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U.S. bank penalties now exceed the GDP of most countries

Rick Newman
·Senior Columnist
Occupy Wall Street demonstrators carry dollar signs past the New York Stock Exchange during a protest against the rising national student debt, in New York, April 25, 2012. REUTERS/Andrew Burton/Files

Have they suffered enough?

Following the housing meltdown and the 2008 financial crisis, hardly anybody felt the slightest sympathy for the Wall Street banks that helped cause it all. But six years on, the four biggest U.S. banks alone have paid a whopping price — approaching $100 billion, according to a Yahoo Finance tally — in fines, penalties and various legal settlements. Virtually nobody responsible for the financial crisis has gone to jail, of course, and the penalties they've paid are a fraction of the damage caused by the 2008 crash. Yet the punishments may have reached the point of diminishing returns.

“The banks have turned into a bunch of zombies,” says Roy Smith, a finance professor at the NYU Stern School of Business. “They’ve hunkered down and don’t want to take any type of risk.”

The government’s campaign to punish Wall Street may finally be reaching a climactic phase. The Justice Dept. is reportedly close to negotiating a $7 billion deal with Citigroup (C) to settle allegations Citi defrauded investors by peddling mortgage-backed securities packed with bad loans, without disclosing the risk. The government is reportedly negotiating a similar settlement with Bank of America (BAC) that could run somewhere between $12 billion and $17 billion. If those deals fall into place, most major prosecutions involving the misdeeds that led to the financial crisis will have concluded.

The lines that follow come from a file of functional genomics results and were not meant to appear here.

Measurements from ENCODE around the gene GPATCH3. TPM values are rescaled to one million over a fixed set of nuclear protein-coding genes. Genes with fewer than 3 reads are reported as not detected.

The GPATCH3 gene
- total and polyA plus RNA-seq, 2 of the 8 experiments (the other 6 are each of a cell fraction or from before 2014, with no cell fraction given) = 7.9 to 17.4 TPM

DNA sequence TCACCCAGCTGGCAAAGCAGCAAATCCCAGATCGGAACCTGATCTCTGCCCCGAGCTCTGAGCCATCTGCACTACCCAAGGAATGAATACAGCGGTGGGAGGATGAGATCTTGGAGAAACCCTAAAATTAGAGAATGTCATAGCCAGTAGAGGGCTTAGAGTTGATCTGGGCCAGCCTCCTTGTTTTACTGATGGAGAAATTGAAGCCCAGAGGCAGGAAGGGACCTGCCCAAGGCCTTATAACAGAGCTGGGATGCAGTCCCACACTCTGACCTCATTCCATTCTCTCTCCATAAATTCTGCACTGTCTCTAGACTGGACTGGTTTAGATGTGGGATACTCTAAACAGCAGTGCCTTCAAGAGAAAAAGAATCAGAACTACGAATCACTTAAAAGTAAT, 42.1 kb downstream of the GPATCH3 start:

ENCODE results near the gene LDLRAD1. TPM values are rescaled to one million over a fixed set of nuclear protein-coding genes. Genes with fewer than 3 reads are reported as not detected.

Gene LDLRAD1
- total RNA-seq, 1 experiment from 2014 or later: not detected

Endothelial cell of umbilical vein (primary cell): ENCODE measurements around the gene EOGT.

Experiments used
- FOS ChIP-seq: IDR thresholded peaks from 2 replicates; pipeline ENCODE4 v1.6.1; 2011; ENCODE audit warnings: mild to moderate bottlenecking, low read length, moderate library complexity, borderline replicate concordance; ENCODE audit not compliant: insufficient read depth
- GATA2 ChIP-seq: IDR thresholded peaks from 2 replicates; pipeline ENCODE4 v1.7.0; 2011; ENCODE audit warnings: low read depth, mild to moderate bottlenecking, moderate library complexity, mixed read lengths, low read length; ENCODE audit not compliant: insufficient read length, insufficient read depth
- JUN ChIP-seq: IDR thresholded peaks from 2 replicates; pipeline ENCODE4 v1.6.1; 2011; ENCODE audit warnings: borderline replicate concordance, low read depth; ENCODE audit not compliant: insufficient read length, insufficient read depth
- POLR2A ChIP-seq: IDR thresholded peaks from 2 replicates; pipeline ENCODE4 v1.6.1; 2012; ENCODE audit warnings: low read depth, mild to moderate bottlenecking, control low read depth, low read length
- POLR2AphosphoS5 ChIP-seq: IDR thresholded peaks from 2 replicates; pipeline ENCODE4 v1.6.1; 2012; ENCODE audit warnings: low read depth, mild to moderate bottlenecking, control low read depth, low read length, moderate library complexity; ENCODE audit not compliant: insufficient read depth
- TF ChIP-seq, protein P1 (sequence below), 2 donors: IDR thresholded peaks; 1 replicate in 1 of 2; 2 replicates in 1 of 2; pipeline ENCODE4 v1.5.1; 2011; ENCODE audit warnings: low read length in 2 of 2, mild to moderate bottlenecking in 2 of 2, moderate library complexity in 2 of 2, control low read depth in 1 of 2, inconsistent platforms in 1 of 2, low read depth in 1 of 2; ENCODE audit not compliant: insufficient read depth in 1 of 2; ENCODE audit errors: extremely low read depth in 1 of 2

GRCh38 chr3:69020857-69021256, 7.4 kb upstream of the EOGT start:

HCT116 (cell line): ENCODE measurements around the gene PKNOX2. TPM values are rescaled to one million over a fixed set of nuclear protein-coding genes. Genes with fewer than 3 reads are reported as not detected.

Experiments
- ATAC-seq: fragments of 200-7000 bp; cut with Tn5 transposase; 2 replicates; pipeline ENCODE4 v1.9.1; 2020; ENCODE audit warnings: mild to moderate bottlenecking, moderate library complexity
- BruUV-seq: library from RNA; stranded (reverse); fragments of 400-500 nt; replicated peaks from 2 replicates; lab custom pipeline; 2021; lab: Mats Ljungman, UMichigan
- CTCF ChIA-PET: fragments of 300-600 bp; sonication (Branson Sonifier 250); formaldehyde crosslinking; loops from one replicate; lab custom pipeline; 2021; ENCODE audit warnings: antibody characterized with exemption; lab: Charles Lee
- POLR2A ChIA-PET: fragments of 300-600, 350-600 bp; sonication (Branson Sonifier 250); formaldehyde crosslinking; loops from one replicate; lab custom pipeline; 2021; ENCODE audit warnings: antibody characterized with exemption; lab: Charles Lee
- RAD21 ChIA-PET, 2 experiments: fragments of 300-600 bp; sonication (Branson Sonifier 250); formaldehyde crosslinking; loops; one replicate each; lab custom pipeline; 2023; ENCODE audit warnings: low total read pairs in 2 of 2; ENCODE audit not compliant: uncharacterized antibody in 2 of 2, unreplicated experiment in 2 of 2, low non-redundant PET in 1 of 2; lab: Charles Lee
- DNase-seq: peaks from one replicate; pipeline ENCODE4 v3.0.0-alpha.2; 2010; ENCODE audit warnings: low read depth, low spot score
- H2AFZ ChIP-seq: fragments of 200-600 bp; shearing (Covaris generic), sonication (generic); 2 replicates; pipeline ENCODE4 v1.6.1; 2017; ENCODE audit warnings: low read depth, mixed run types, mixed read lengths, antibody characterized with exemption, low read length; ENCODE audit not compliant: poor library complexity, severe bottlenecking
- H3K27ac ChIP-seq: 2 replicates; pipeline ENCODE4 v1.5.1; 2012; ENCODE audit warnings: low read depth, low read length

Ordinary people may have stopped following these bank prosecutions, but while nobody was paying attention, the banks ended up getting spanked pretty hard. Here’s the Yahoo Finance tally of the price paid by the nation’s four largest banks since 2009 for troubles related to mortgages and foreclosures:

Sources: Federal Reserve, National Mortgage Settlement, Office of the Comptroller of the Currency, Dept. of Justice, Federal Housing Finance Agency, news and company reports